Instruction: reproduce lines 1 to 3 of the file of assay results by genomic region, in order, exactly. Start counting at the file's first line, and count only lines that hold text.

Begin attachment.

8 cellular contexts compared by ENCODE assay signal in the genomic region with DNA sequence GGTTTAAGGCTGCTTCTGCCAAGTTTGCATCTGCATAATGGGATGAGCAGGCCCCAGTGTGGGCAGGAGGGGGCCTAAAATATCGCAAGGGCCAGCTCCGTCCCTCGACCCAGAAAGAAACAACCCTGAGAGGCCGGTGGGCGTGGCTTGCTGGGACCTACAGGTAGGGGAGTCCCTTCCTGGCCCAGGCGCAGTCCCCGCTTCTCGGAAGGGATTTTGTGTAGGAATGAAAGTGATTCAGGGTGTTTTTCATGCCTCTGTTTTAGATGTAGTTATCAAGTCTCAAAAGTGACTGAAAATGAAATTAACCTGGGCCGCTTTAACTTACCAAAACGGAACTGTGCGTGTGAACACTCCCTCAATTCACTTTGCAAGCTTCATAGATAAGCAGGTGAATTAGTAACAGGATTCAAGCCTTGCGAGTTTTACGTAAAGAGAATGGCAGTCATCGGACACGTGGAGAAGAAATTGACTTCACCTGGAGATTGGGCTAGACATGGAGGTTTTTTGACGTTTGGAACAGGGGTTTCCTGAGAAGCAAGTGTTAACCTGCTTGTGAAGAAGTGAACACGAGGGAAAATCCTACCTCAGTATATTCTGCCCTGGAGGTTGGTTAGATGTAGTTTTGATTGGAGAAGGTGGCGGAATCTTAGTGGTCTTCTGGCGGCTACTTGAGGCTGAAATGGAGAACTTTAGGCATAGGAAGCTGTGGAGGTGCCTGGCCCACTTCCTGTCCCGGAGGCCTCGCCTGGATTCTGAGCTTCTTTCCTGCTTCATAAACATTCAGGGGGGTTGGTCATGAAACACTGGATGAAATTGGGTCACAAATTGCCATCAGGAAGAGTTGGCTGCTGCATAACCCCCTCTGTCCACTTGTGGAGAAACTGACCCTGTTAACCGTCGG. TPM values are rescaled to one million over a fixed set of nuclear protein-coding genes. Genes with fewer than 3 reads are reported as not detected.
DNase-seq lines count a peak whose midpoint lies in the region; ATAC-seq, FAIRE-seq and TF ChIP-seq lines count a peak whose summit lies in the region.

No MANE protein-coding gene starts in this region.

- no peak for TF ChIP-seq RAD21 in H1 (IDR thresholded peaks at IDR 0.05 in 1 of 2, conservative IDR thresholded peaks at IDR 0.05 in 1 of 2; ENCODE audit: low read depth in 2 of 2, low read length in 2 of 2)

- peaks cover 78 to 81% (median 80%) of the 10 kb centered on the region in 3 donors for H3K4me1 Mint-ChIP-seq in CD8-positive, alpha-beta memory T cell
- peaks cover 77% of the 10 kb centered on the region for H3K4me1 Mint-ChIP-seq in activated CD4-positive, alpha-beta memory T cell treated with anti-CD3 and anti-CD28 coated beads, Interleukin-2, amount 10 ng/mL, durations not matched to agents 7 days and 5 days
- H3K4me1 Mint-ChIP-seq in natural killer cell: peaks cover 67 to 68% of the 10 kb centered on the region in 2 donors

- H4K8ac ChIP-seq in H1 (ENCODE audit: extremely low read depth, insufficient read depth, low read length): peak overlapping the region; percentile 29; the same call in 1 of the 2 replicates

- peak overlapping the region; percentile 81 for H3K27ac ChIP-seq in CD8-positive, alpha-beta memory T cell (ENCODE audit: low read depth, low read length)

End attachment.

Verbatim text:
8 cellular contexts compared by ENCODE assay signal in the genomic region with DNA sequence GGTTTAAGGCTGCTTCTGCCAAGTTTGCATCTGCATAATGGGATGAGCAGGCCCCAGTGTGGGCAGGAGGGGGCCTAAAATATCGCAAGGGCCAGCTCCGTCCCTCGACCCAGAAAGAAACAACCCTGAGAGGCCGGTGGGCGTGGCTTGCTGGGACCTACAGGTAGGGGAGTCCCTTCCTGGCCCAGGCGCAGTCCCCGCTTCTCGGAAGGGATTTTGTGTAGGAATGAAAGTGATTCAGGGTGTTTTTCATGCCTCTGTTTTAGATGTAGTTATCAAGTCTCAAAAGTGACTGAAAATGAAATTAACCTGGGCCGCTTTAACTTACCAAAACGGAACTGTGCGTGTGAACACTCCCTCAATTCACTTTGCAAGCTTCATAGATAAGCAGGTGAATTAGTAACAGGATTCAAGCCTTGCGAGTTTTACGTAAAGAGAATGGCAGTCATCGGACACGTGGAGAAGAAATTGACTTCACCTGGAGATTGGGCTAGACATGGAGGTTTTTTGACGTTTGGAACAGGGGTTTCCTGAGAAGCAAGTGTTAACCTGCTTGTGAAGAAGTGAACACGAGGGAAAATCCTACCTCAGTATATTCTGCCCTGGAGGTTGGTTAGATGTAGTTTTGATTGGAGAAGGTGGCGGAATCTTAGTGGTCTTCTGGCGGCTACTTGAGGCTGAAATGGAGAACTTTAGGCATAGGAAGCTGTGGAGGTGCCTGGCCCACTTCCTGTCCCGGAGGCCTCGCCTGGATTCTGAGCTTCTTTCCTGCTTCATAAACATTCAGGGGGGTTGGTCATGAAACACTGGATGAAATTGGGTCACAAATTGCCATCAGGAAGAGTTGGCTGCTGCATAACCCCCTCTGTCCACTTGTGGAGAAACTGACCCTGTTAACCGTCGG. TPM values are rescaled to one million over a fixed set of nuclear protein-coding genes. Genes with fewer than 3 reads are reported as not detected.
DNase-seq lines count a peak whose midpoint lies in the region; ATAC-seq, FAIRE-seq and TF ChIP-seq lines count a peak whose summit lies in the region.

No MANE protein-coding gene starts in this region.